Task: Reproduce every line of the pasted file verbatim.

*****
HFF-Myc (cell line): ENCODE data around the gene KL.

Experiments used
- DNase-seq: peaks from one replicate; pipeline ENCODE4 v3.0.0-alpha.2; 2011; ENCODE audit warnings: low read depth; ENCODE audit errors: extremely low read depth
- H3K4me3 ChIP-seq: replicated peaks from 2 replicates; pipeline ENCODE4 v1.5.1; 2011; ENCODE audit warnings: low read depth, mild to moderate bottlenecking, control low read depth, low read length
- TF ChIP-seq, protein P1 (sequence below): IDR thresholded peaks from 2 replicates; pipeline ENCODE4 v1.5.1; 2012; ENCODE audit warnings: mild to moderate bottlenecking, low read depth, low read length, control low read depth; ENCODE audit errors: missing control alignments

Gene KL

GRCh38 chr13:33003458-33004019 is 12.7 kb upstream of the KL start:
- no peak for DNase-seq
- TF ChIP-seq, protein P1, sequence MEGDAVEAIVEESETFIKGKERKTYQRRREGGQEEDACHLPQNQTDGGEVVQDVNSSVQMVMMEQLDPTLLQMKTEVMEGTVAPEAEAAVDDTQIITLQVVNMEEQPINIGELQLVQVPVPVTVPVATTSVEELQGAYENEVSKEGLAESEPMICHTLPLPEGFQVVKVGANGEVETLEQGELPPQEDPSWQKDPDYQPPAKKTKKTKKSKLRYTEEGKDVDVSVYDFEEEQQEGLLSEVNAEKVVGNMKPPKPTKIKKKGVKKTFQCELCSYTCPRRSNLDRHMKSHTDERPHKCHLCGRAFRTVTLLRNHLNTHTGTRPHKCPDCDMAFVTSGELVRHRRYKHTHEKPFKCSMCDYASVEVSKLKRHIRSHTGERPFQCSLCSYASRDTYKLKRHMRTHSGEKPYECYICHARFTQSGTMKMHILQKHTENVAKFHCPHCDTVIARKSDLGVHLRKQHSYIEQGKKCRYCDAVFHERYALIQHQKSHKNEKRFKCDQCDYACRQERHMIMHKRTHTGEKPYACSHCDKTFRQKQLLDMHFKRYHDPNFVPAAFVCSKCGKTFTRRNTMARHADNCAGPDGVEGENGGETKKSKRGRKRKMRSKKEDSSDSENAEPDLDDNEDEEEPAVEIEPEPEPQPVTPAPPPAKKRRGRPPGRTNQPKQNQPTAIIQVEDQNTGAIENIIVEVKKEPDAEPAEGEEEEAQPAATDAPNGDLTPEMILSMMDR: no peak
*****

HFF-Myc (cell line): ENCODE data around the gene KL.

Experiments used
- DNase-seq: peaks from one replicate; pipeline ENCODE4 v3.0.0-alpha.2; 2011; ENCODE audit warnings: low read depth; ENCODE audit errors: extremely low read depth
- H3K4me3 ChIP-seq: replicated peaks from 2 replicates; pipeline ENCODE4 v1.5.1; 2011; ENCODE audit warnings: low read depth, mild to moderate bottlenecking, control low read depth, low read length
- TF ChIP-seq, protein P1 (sequence below): IDR thresholded peaks from 2 replicates; pipeline ENCODE4 v1.5.1; 2012; ENCODE audit warnings: mild to moderate bottlenecking, low read depth, low read length, control low read depth; ENCODE audit errors: missing control alignments

Gene KL

GRCh38 chr13:33003458-33004019 is 12.7 kb upstream of the KL start:
- no peak for DNase-seq
- TF ChIP-seq, protein P1, sequence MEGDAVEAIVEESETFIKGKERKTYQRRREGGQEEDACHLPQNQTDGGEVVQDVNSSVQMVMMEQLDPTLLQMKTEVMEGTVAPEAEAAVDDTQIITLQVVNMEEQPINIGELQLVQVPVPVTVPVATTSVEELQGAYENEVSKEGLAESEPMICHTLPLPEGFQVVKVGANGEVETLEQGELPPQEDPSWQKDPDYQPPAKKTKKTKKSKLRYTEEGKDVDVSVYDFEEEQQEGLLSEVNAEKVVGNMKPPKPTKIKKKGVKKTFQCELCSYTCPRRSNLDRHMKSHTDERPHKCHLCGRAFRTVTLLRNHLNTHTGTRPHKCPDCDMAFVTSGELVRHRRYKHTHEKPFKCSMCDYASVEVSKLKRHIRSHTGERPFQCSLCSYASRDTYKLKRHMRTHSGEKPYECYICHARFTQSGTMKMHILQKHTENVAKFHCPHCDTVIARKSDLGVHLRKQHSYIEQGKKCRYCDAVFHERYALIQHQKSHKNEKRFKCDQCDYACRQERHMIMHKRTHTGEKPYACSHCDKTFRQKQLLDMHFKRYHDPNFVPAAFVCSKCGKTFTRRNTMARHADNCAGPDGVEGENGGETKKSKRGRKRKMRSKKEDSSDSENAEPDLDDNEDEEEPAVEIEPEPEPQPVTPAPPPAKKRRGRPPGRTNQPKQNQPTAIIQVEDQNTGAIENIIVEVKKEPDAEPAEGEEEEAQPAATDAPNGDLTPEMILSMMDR: no peak